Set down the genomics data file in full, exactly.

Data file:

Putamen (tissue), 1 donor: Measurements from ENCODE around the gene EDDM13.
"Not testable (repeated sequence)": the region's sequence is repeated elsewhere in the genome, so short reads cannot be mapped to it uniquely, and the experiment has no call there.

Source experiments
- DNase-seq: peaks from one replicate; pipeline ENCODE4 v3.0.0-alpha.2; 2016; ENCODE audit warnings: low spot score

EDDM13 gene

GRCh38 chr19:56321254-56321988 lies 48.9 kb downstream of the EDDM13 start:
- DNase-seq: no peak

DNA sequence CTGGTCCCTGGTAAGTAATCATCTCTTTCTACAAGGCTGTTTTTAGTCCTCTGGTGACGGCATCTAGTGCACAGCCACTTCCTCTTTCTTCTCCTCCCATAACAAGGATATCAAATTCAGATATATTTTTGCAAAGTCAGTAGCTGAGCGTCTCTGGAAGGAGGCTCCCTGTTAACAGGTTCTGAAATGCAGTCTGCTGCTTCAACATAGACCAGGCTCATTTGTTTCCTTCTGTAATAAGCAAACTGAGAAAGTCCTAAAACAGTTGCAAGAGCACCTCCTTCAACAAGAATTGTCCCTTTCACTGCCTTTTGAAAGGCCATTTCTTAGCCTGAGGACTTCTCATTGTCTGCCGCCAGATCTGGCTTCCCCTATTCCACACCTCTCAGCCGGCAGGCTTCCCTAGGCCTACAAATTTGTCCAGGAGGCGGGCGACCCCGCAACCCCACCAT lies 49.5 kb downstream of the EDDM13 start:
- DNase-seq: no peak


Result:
Putamen (tissue), 1 donor: Measurements from ENCODE around the gene EDDM13.
"Not testable (repeated sequence)": the region's sequence is repeated elsewhere in the genome, so short reads cannot be mapped to it uniquely, and the experiment has no call there.

Source experiments
- DNase-seq: peaks from one replicate; pipeline ENCODE4 v3.0.0-alpha.2; 2016; ENCODE audit warnings: low spot score

EDDM13 gene

GRCh38 chr19:56321254-56321988 lies 48.9 kb downstream of the EDDM13 start:
- DNase-seq: no peak

DNA sequence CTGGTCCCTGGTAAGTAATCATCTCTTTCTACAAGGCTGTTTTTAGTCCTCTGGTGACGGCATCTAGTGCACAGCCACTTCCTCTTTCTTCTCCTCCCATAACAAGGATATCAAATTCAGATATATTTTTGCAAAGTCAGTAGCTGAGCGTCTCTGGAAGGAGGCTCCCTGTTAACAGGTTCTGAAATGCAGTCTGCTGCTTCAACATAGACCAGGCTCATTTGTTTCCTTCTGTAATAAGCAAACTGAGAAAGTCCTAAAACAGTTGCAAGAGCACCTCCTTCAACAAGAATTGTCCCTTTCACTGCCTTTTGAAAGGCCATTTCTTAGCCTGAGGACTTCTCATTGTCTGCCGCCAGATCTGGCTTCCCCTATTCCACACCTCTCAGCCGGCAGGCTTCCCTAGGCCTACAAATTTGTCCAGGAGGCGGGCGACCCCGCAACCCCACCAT lies 49.5 kb downstream of the EDDM13 start:
- DNase-seq: no peak